The big news from last week was the governor signing three bills dealing with firearms. The three bills were H.422, S.221 and S.55.

H.422 allows law enforcement to remove firearms from a person arrested or cited for domestic assault. S.221 allows a state’s attorney to file a petition requesting that the court issue an extreme risk protection order which would prohibit a person from purchasing or possessing a dangerous weapon, if there is clear and convincing evidence that the person in question poses an extreme risk of causing harm to themselves or another person. The day after the governor signed S.221, a judge issued an extreme risk protection order against Jack Sawyer, the young man accused of planning a mass shooting at Fair Haven High School. Both H.422 and S.221 were passed by unanimous votes in the House and the Senate.

Unlike H.422 and S.221, S.55 did not receive unanimous support in either the House or the Senate. There were five sections to the bill: (1) the disposal of unlawful and abandoned firearms, (2) banning the sale and possession of bump stocks, (3) background checks for the private sale of firearms, (4) prohibiting the purchase of long runs (rifles and shotguns) for individuals under 21, and (5) banning the sale of certain sized magazines. The first two sections were not controversial. The latter three were hotly debated.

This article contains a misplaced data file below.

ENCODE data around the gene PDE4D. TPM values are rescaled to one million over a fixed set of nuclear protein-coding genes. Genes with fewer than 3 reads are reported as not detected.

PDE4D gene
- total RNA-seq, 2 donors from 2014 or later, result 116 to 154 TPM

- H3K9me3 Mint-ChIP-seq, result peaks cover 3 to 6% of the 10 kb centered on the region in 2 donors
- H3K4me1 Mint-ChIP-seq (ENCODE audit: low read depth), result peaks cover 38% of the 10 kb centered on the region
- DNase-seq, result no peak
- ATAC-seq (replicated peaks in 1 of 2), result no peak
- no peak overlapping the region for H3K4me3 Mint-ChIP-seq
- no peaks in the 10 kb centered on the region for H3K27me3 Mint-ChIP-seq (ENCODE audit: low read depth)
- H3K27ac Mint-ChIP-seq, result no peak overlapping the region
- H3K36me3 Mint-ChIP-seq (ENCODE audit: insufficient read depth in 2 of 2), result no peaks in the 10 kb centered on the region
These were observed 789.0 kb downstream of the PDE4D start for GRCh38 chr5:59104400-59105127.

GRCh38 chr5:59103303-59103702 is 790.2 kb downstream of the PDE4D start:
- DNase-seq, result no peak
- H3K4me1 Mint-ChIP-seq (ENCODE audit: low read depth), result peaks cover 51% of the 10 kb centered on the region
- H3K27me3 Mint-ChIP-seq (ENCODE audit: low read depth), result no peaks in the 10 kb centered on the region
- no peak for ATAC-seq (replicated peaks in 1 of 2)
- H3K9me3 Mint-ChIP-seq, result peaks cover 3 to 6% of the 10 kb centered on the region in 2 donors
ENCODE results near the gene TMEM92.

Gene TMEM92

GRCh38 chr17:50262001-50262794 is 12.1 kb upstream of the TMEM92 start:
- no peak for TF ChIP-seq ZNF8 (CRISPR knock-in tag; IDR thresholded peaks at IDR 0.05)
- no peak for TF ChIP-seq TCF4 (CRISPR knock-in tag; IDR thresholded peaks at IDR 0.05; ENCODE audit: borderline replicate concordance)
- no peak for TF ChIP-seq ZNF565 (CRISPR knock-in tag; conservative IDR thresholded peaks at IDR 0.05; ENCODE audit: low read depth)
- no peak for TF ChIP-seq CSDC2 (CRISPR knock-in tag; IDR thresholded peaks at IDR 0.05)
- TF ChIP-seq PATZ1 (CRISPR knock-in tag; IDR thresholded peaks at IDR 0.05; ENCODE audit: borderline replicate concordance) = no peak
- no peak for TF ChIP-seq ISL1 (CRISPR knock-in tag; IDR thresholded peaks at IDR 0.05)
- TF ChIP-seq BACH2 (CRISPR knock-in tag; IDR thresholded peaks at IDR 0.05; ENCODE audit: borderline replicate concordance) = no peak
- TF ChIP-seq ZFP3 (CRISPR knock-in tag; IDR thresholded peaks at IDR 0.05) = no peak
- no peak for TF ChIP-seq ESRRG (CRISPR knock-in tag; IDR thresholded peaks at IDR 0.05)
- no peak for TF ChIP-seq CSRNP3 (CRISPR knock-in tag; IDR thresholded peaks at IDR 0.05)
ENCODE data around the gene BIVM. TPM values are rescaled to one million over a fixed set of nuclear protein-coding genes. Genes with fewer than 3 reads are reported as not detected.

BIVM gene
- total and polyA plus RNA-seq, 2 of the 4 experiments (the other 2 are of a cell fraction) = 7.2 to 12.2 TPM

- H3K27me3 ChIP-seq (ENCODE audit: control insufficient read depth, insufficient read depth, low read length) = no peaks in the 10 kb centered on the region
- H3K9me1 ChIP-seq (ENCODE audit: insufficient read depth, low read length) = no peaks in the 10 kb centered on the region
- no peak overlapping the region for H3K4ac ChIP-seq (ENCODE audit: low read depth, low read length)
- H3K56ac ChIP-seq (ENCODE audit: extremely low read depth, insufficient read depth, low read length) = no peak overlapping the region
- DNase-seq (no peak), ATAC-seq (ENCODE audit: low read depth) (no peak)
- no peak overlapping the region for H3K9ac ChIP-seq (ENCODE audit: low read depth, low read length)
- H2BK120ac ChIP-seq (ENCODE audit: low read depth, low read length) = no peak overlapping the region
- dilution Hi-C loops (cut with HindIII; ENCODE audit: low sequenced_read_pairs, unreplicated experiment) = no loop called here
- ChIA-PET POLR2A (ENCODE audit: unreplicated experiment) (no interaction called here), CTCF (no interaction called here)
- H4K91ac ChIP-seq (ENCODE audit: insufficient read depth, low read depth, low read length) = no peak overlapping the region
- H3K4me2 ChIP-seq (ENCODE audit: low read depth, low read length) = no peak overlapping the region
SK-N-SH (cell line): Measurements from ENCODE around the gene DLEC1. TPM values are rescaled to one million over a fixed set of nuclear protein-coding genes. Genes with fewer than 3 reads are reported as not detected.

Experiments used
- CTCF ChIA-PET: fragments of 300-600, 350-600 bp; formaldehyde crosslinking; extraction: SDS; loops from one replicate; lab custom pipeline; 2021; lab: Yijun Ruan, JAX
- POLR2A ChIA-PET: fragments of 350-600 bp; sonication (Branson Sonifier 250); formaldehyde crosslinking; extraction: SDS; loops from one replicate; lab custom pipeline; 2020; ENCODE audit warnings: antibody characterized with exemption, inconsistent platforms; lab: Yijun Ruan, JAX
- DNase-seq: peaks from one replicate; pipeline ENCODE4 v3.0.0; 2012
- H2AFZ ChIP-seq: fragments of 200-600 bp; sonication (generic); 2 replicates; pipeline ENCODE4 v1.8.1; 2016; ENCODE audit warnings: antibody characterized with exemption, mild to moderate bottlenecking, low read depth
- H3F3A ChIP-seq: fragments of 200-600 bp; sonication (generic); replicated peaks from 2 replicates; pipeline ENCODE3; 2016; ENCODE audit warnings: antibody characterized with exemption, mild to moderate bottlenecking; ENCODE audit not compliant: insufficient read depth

The House passed eight bills last week. A listing of these eight and all other bills passed this session can be found here. Only one of these bills, S.237 generated a debate. S.237 allows the defender general and public defenders who are representing an immigrant in a Vermont criminal matter to also advise and possibly represent them in immigration matters. I and several other House members were concerned that this bill had the potential of significantly increasing the workload and expenses of the defender general’s office. At the third reading of the bill, my apprehension was addressed, resulting in an amendment. During the discussion, we were advised that the provision of immigrant advise/representation was currently being done on a very limited basis. The major benefit of the bill is to provide immunity to the attorneys providing this service. The bills passed on a voice vote.

The Transportation Committee finished its work on S.272, which deals with miscellaneous changes to laws related to motor vehicles. With the exception of the section dealing with vehicle inspections, the bill does not contain anything of interest to the public. The vehicle inspection section is intended to move the administrative and rule making process along. The objective of this process is to eliminate non-safety items which have in the past prevented the issuance of an inspection sticker. While many of these items may be illegal, they do not compromise the safe operation of a vehicle. Some examples of these non-safety items are a missing front license plate, parking brake failure on a vehicle with an automatic transmission, or an inoperable rear window wiper.